Getting The Right Heating Oil For Your Furnace And Weather Conditions
Buying heating oil for your home heating system does not have to be complicated, but there are some things you may want to consider when you are ready for a heating oil delivery. There are some differences in the heating oil offered by many companies, and there are some variables that play a role in what you should use in your furnace or boiler.
Heating Oil Grades
When you are considering heating oil for your home, you need to understand a couple of things. The most common heating oil for residential heating is #2 heating oil and is very similar to diesel fuel, but the refining process is a little different between the two, so the heating oil burns cleaner and more efficiently.
There is a lower grade heating oil available for some uses, but it is not recommended in residential applications. The oil is not as clean and pure, so it is typically limited to equipment and commercial boilers.
Kerosene is also considered a heating oil and cleaner than most other oils but is much more expensive, so most homeowners using oil-burning furnaces do not use it as a primary fuel. K1 is in the top tier of heating oil products, but there are some uses for it that can benefit you if your oil tank is outside.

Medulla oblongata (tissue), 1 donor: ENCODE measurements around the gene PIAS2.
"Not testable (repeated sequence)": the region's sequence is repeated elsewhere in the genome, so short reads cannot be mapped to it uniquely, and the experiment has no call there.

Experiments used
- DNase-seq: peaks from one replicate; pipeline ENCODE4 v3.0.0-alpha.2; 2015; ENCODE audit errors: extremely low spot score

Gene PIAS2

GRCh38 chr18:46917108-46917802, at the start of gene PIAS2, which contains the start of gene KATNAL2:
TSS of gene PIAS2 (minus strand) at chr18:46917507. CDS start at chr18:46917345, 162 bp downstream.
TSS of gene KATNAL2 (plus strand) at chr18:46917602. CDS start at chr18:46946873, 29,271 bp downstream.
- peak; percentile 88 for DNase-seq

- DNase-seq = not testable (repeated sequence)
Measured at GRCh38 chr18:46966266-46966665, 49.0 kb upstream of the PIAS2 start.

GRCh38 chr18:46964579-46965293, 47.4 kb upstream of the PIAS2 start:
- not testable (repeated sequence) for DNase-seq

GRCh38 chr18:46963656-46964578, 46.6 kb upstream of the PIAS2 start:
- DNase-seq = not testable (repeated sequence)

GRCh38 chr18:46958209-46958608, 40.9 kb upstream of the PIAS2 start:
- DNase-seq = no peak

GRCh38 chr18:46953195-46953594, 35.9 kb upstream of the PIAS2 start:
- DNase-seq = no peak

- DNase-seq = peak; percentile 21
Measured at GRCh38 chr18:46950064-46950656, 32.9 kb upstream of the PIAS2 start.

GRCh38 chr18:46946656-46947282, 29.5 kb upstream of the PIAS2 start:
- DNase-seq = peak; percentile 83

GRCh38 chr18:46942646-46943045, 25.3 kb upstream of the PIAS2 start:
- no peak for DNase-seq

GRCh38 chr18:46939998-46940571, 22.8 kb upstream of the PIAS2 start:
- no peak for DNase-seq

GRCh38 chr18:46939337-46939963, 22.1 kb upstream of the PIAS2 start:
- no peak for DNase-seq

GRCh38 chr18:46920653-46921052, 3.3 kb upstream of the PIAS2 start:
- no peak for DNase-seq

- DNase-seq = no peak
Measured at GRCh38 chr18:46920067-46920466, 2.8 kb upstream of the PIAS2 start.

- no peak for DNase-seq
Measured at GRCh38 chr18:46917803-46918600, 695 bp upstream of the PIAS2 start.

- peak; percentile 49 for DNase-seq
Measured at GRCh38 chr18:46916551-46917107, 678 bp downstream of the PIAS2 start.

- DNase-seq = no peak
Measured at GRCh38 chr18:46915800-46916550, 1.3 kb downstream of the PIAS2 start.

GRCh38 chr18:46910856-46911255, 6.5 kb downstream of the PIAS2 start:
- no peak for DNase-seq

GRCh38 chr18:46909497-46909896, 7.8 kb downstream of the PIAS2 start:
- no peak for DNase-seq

Heating Oil Mixes
Heating oil delivery companies often offer mixes of different oil grades for your home. In most cases, the blends are intended to help preserve the oil in the tank or keep it from gelling in the wintertime. #2 heating oil by itself can thicken in the cold, and if it is cold enough, the oil will turn into a gel-like sludge that will not flow through the fuel filters and lines to the furnace.
A heating oil tank that is outside with no protection from the cold can be a significant issue if the temperatures drop low enough to gel the fuel in it. Adding a mix of kerosene or K1 and #2 heating oil to the tank is the best way to ensure that the fuel does not gel.
There are varying percentages of the mix that a heating oil delivery company will offer, so talk to them about what they recommend for your area before buying winter fuel. If your tank is inside the home, you may not need a mix, or maybe a lower mix percentage is appropriate.
While you do not need a mixed oil in the tank for warmer months, be sure to check the level of oil in the tank as fall sets in so you can have the oil delivery service start blending the fuel for you before the temperatures start to get too cold.
For more information, contact a local heating oil service.